Wednesday, 26 August 2015

501 - Intermission....

Kyu Do Mu Gen - Investigating the Way is Endless
I've 'borrowed' the image above from a book published some years ago by Eiichi Miyazato sensei, I'm sure he wouldn't mind me doing this...he was a stern, but forgiving teacher.

This is a time of change for me, 'Kanreki', a time for my wife and me to take on new challenges and look in new directions; as the saying goes, 'Researching the way is endless' . But, exactly what is the 'Way'? For me, it's how I live my life, not only my karate practise. Karate/kobudo, although hugely important to me, are not all that I am.

As a recent post has indicated, there are a lot of 'karate' blogs on the net that are far better than this one, a number of them are listed on the left; please, if you haven't already, take the time to read what these budoka have to say, because the points they raise are important.

I'm going off line for a while, I have important choices to make and big changes to organise. My personal training will continue as usual, as will my investigations in to karate and kobudo...I just won't be discussing it here. I'm leaving the blog up as a resource, and will post again when the choices have been made, and the changes put in place.

I began posting six years ago, and want to thank you for supporting the blog in such numbers (10.000 plus, page views each month) from very early on; I'm grateful and humbled by your interest and will end by wishing you all the best for your own training.

Sunday, 23 August 2015

Post 500...

The Shinseidokan dojo kun - things that I believe in
This is post number five hundred, a little milestone that has crept up on me without notice. Now that I have noticed, I've been giving some thought to what to do about it; stop, or carry on? Certainly, there are enough readers of the blog each month to make me a very wealthy man if it cost a dollar every time you stopped by...and having contemplated resorting to 'AdSense' to earn some money from the blog, I'm inclined not to take that idea any further.'s interesting, the way the use of the Internet has lead to a sense of entitlement for many who spend their lives on it. Miyazato Eiichi sensei told me a story once, actually a couple of times, about two fighting cocks he once owned in his younger days. Back then, pitting animals against each other was a common pastime in Okinawa. Today only the bull fights remain, but I recall being invited to the once popular 'snake -v- mongoose' contests a number of times during my early visits to the island; thankfully I always managed to get out of going.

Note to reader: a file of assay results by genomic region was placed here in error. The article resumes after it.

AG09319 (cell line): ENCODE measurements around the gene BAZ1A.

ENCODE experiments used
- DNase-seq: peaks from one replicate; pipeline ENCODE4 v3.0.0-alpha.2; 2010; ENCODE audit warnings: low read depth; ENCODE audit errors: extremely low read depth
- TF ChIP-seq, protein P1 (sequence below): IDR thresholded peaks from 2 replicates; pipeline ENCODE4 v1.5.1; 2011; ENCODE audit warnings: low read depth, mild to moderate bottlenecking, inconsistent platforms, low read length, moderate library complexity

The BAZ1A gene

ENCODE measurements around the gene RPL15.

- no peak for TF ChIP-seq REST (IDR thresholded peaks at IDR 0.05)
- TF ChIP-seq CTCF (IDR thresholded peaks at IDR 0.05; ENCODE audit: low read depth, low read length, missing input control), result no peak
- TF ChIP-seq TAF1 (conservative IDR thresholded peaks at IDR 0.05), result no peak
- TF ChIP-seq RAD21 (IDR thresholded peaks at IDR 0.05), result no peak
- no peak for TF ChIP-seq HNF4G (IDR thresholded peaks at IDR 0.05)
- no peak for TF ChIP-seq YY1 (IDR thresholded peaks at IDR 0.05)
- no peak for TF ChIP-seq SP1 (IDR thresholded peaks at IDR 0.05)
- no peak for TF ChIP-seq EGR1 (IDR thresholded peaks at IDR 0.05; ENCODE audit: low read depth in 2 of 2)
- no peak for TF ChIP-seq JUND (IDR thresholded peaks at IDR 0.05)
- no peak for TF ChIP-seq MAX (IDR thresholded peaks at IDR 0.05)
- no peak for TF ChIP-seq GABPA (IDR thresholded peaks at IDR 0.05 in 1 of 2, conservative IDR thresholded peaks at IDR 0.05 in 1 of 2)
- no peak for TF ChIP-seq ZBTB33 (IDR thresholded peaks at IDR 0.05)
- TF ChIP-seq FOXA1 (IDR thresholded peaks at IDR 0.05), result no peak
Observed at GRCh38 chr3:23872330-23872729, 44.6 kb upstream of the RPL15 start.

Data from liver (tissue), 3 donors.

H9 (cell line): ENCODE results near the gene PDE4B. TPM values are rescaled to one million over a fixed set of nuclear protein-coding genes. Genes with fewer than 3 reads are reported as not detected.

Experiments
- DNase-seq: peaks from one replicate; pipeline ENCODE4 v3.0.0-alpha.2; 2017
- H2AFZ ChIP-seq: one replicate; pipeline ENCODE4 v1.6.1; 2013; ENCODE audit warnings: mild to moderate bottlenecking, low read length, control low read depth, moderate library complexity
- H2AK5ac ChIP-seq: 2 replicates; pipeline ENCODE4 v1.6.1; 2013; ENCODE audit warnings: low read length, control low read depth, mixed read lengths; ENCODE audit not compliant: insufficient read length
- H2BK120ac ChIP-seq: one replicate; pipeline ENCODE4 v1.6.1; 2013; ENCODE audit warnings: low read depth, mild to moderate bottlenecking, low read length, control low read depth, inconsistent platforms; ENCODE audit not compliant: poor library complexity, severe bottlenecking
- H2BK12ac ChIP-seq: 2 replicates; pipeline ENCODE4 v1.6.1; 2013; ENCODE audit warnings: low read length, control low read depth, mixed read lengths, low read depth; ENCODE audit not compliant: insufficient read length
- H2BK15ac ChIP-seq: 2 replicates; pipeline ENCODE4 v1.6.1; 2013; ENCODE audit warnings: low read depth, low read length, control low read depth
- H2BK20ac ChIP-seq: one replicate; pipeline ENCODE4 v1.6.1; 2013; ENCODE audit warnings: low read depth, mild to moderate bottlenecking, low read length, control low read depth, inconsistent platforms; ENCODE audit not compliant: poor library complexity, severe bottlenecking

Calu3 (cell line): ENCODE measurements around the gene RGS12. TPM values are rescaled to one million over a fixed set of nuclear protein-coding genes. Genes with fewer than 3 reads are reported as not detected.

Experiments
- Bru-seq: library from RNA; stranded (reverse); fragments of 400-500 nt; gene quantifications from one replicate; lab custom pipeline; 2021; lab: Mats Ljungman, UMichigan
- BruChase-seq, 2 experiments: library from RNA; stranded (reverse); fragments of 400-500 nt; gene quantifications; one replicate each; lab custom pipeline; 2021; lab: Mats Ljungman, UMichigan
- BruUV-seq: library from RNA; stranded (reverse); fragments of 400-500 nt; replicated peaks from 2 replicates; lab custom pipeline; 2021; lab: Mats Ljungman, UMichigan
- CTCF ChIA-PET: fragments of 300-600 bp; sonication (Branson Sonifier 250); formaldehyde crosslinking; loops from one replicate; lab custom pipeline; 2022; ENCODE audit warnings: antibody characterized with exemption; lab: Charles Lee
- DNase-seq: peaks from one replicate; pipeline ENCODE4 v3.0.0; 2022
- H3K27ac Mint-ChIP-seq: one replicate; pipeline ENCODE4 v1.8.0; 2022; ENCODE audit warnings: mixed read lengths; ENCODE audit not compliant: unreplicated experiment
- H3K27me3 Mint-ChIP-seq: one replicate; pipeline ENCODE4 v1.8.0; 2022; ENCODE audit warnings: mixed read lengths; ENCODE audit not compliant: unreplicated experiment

Here's a short version of my sensei's story:

Miyazato sensei once owned a number of fighting cocks, and of them, two in particular showed great promise. He decided to 'train' each one differently. The first he fed only the best corn and feed he could find, and made sure it never went hungry or wanted for anything. The second, he fed only when he felt it needed feeding; he gave it no special attention, and pretty much left it to fend for itself.

The fist bird grew big, with powerful leg muscles, a broad back and chest, and strong, sharp, talons. The second bird was lean and mean looking, had no shine to it's feathers, but a murderous look in it's eyes. One time Miyazato sensei had to go to Japan on business, he was gone for a week. On his return he was informed that one of his prize fighting birds had died. when he went to look he discovered the dead bird wasn't the one he was expecting.